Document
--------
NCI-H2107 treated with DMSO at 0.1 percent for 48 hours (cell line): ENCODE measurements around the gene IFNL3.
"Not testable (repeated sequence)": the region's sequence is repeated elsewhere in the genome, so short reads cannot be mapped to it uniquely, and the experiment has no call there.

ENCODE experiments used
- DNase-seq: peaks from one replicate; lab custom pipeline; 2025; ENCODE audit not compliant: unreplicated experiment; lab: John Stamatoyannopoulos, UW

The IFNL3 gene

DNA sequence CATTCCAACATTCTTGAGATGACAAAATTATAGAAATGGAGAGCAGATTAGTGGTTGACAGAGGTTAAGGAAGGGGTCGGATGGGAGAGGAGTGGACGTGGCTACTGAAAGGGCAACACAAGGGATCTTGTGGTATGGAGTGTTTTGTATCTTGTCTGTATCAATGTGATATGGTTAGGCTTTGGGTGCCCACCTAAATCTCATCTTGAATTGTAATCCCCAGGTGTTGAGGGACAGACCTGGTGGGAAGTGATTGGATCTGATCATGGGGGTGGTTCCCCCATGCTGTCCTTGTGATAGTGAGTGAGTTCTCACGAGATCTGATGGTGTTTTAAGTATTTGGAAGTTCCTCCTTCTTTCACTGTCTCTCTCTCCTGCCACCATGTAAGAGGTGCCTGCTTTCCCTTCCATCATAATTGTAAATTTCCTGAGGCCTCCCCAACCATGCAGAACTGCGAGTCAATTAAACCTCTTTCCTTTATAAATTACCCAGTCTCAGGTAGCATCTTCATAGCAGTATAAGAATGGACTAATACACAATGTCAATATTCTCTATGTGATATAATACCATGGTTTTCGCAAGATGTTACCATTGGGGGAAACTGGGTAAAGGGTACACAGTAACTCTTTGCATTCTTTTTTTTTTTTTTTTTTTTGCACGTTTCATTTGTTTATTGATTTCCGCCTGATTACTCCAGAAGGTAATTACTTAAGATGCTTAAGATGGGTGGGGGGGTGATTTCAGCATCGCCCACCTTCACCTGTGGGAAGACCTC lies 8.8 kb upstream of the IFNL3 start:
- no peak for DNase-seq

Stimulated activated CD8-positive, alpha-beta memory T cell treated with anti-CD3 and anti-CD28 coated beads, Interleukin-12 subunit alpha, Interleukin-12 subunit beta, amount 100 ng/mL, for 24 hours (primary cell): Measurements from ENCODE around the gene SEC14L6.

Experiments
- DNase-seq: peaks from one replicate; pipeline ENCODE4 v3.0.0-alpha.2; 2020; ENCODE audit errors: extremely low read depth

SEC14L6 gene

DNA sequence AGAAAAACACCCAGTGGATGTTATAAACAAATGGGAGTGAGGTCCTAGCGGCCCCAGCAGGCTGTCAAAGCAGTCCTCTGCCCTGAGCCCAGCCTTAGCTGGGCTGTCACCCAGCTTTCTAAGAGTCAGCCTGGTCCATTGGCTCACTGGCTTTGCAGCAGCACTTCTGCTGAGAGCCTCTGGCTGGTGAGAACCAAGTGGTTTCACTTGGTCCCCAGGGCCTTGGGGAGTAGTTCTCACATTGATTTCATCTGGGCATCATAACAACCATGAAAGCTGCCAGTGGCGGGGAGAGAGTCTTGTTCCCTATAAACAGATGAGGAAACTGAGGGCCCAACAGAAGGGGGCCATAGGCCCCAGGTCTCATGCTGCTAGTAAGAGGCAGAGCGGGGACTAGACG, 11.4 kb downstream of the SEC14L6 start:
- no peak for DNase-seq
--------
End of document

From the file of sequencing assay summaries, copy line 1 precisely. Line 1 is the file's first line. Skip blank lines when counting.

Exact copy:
NCI-H2107 treated with DMSO at 0.1 percent for 48 hours (cell line): ENCODE measurements around the gene IFNL3.